Partying at Butch’s

Circa 1954 Canadiens players and their ladies get together at Butch Bouchard’s Cabaret in Montreal to enjoy some pops and chuckles.

I love this photo. It took some digging to find the names of some of the wives, and I’m not sure who some of the couples are.

Otherwise, around the table are Doug and Ursula Harvey in foreground, Bouchard (in glasses with wife Marie-Claire), Elmer Lach, Gerry and Theresa McNeil, Bernie and Marlene Geoffrion (being served by the waiter), Ken and Lorraine Mosdell across from the Geoffrions, and Maurice and Lucille Richard up by the Harveys.

A happy bunch letting off steam.

 

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At The Good Old Hockey Game

From a book called Liquor, Lust, and the Law (Aaron Chapman), which is a look at the old Penthouse nightclub and strip joint in Vancouver.

Penthouse owners hired these ladies to streak the Pacific Coliseum in 1974 during a game between the Canucks and New York Islanders.

It was a good idea, I suppose. Thousands of people would’ve been talking about Penthouse for days after. Hopefully all the kids shut their eyes.

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Thanks Rocket

On March 11, 1996, following a game between Dallas and Montreal, the Canadiens and fans said goodbye to the Montreal Forum. The lights were dimmed, and Montreal Canadien captains from over the years – Emile Bouchard, Jean Beliveau, Henri Richard, Yvan Cournoyer, Serge Savard, Bob Gainey, Guy Carbonneau, Pierre Turgeon, and of course, number nine, Maurice Richard – all walked onto the Forum ice.

A torch was lit and passed to Butch Bouchard, who then passed it to the Rocket, and the emotional fans in the beautiful old building, the wondrous Forum, erupted in an explosion of cheers, tears, and memories to the greatest Hab ever.

Fans weren’t only saying goodbye to the old building, they were also saying thank you to the Rocket, who had done so much to create the mystique that is the Montreal Canadiens, a man whose deeds, fire, passion, and humility continues to make all Montreal fans, young and old, proud of the team, and a man the emotional Quebec Habs fans embraced and clung to through rocky political and cultural times in the province.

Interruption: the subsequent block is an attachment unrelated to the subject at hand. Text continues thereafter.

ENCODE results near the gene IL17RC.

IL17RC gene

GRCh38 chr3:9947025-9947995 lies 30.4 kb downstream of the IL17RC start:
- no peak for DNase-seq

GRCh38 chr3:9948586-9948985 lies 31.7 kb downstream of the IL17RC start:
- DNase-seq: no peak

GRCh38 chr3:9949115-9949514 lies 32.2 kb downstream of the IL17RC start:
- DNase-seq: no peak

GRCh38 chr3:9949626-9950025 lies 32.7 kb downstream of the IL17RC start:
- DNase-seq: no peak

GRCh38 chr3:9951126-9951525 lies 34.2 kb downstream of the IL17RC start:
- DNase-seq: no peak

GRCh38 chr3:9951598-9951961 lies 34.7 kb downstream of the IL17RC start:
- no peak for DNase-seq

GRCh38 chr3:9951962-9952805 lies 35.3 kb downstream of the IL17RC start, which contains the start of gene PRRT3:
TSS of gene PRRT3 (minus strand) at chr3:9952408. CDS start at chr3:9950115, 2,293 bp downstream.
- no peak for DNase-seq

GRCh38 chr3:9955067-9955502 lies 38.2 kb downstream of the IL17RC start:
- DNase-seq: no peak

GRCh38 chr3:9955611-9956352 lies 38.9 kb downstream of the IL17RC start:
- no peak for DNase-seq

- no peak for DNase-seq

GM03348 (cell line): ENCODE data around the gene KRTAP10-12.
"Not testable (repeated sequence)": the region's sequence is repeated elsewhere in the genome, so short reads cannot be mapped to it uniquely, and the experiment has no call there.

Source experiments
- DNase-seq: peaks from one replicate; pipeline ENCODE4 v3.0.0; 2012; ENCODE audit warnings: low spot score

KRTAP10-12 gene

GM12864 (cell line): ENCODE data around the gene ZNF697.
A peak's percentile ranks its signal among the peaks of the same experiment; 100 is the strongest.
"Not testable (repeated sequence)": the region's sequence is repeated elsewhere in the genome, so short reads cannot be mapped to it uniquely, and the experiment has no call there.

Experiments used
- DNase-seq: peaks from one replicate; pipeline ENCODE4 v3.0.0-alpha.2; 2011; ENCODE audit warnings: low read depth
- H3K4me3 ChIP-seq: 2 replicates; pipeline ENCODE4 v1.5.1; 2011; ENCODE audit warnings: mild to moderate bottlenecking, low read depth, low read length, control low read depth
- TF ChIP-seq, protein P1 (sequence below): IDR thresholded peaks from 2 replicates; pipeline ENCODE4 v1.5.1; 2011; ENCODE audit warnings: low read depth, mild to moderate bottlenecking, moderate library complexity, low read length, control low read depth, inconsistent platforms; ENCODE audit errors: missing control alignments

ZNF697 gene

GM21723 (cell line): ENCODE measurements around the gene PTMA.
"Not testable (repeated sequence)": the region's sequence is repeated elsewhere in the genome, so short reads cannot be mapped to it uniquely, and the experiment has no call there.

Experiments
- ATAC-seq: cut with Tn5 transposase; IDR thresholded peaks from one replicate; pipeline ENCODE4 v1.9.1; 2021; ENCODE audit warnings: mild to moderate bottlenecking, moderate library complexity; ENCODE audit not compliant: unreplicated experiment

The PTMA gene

The Rocket was my boyhood hero and remains my hero today. I met him once, but that’s a story for another day.

The 1996 standing ovation left most in tears. And Rocket wasn’t even sure why there such an outpouring of emotion. Because, as he said, “I’m just a hockey player.”

 

‘Thumbs Up’ To Chuvalo And Orr

When I was ‘slightly’ younger I hitchhiked across much of Canada three times. There was never any money for motels or hot meals in restaurants, only a few bucks for potato chips and cigarettes. Those tiring, mosquito and black fly-filled trips usually took about eight days or so.

I was always a hitchhiker, even before the cross country trips. At 14, while living with a family for a month in St. Hyacinthe, Quebec on a French-English exchange, my new buddy Normand Chaput and I stuck our thumbs out and toured a big part of the province, even camping out one night on the Plains of Abraham in Quebec City.

When Normand came to live with us for a month in Orillia that same summer, he and I hit the road again, to Toronto, Buffalo, and also only 30 miles up the road from Orillia, where we saw two different icons in two different places, doing what they did best.